But whatever account we may give of the vitality of the kingdom and nation, no other explanation is possible of the vitality of the Church. The Resurrection hope is the very breath of life to her. The Church of England has had a longer existence by some centuries than the State of England. Yet again and again her existence has been menaced by the most cruel trials and disasters. The ruthless invasions of the Danes threatening to strangle her infant life, the foreign aggressions and the gathering corruptions of the Middle Ages, the catastrophic period of the Reformation, the apparent annihilation during the Commonwealth, the deadly lethargy of the eighteenth century—all these perils by God's grace she has outlived. But at what period of her long and chequered life has she manifested healthier and more varied energies than now?

So much for this lesson of the Resurrection—this temper of hope—as a vivifying influence in the past history of the English nation and the English Church. But what part shall it play in the future? This is a serious question which we should do well to answer for ourselves, that each in our several stations and with our several opportunities we may strive to work out this answer.

The future of the English race—what an untold possibility is here, if only Englishmen will rise to the occasion, will strive to grasp the idea of their mission and to fulfil the destiny towards which the finger of God seems to be pointing! The easy and wide diffusion of the English language, the erratic genius and the practical versatility of the English temper, the exceptional fecundity and increase of the English race, have conspired with the geographical features and the geological advantages of their island home to give to the English people an expansion to which the history of the human race has not furnished hitherto any parallel, and of which the future promises to far outstrip the present. Yet with all this, there is a deep-seated sentiment of unity—a strong home feeling—which no severance of time or space has enfeebled and no neglect or indifference has chilled. Surely this marvellous union of centrifugal and centripetal forces is a great fact which must fire the ardour of the patriot and inspire the genius of the statesman. A great fact should suggest a great ideal.

But, if the opportunity is magnificent, the danger is critical also. A single false step may compromise the future. The most splendid potentiality which the world has ever seen may be marred in a moment. j The ultimate arbiters of the fate of the English race ^-are the electors of England. Has this body—newly enfranchised for the most part—sufficient grasp of the conditions and range of the problem? Has it the knowledge and experience necessary to realise and work out the idea? May not its vision of the great hereafter be obscured and eclipsed by smaller aims in the more immediate present?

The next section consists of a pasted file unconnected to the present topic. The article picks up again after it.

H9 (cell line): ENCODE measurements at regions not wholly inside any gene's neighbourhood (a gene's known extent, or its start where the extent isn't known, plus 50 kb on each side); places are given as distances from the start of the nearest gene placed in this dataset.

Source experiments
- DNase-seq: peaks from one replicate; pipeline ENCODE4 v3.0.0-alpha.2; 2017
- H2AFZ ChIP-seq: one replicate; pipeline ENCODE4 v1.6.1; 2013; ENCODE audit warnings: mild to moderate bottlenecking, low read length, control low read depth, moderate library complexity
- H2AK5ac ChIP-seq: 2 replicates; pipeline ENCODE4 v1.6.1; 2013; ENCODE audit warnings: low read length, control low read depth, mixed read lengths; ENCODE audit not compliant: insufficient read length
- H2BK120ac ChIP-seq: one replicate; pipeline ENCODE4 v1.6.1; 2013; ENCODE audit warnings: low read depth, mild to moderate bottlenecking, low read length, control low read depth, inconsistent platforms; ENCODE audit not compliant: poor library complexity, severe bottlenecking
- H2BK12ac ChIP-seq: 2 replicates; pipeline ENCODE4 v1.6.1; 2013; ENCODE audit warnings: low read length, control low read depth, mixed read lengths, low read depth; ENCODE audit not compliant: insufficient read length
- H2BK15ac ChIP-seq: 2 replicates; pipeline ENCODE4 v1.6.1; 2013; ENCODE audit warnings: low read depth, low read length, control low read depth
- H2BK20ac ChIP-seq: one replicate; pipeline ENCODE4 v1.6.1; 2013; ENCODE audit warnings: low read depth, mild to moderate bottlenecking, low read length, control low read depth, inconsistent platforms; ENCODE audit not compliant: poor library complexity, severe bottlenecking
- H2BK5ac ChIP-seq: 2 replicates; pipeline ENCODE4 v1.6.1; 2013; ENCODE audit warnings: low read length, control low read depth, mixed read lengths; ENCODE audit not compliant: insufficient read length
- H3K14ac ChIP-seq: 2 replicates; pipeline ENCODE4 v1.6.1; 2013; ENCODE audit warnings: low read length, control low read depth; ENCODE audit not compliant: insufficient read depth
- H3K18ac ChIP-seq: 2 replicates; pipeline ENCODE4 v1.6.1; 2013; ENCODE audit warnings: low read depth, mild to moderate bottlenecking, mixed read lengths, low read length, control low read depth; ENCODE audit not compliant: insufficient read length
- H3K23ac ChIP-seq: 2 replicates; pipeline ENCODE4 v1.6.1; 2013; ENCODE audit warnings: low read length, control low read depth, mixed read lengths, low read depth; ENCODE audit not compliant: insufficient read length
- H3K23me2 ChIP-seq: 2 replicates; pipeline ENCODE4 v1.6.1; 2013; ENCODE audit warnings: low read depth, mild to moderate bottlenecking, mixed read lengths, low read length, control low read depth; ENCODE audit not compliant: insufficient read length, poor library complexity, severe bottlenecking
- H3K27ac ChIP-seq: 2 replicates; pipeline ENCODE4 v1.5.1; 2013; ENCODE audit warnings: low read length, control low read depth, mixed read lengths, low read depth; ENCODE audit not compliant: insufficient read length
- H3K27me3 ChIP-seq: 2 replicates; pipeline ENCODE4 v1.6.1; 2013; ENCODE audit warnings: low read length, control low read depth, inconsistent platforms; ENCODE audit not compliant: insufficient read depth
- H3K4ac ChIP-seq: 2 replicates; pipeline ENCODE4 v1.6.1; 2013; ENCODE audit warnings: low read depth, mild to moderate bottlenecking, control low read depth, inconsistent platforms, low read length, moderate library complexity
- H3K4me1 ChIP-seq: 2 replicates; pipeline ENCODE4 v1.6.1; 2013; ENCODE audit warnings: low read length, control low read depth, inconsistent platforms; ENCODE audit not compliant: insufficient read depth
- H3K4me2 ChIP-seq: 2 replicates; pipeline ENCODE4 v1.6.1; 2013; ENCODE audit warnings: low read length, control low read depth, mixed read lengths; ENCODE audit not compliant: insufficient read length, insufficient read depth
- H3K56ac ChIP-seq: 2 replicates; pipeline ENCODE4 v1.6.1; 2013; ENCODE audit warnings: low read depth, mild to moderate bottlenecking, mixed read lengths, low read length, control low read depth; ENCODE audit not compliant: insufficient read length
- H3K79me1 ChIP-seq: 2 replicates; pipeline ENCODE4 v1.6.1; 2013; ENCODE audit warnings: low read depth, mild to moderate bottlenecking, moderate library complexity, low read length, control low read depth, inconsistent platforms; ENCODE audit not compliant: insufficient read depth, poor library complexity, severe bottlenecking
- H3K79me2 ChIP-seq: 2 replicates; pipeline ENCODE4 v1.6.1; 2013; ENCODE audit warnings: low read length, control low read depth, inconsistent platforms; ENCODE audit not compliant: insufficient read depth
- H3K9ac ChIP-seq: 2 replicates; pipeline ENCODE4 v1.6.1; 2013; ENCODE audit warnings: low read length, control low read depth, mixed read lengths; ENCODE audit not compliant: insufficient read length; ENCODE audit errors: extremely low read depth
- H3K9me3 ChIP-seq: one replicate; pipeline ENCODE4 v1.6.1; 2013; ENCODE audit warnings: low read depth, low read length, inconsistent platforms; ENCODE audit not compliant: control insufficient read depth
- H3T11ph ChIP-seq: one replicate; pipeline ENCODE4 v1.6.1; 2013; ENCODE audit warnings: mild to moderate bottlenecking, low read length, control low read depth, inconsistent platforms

But, if our hopes and fears for the destiny of the English people are so great, the future of the English Church will inspire us with not less serious thoughts. Never during the thirteen centuries, through which we can distinctly trace her eventful history, did the beacon-fire of hope burn more brightly. Her varied and ever-increasing activities at home and her rapid extension abroad may well inspire her sons with brilliant anticipations. Yet there are threatening signs in the heavens which we cannot overlook. Happily the English Church has been spared hitherto the painful conflict with rank, political atheism in high places which is raging in a neighbouring country, a conflict in which no errors of doctrine or practice should blunt our sympathy with a Church nobly struggling in the cause of religion and philanthropy against an antagonism which is altogether 'of the earth earthy,' and which soon or late must surely, if only at the call of humanity, produce a violent recoil. But, though no such black thunder-clouds veil our English sky, there is enough, and more than enough, to justify a watchful anxiety. What better safeguard at such a time than to grasp firmly the lesson of the Resurrection—to strive and realise the destiny which lies before our English Church—to advance with no wavering step towards the goal whither God's hand is beckoning us, facing boldly the obstacles which lie athwart our path; and so to roll back the stone at the sepulchre's mouth and force our way through the grave and gate of death to a joyful resurrection.

A story is told of the rebuilding of the great Cathedral under whose shadow we are gathered today which may well serve as a parable. After the fire, while the church still lay in ruins, the great architect, visiting the spot and laying out the plan of the new fabric ordered a workman to bring him a stone to mark some prominent site. A stone was brought from the accumulated rubbish. It happened to be a fragment of an old grave-stone, and on it was inscribed the simple legend, Rcsurgam, 'I shall rise again.' A happy omen it seemed at the time; and the good augury was more than fulfilled, as the new Cathedral expanded into those noble aisles and transepts, and rose and swelled into that majestic dome, towering into the heavens and bearing on its summit glittering in gold the symbol of Christ's passion; till men were fain to confess that the glories of this second temple were greater than the glories of the first. Have we not here a fit type for our aspirations in Church and in State? No difficulties and dangers, no failures shall quench or obscure our hopes. From the charred and crumbled ruins, the shattered schemes and the accumulated waste, of the past, we will draw forth a memento of the Resurrection—an augury of a future fabric reared in nobler lines and more solid masonry by the hands of the heavenly Artificer, a building fitly framed together, a holy temple in the Lord.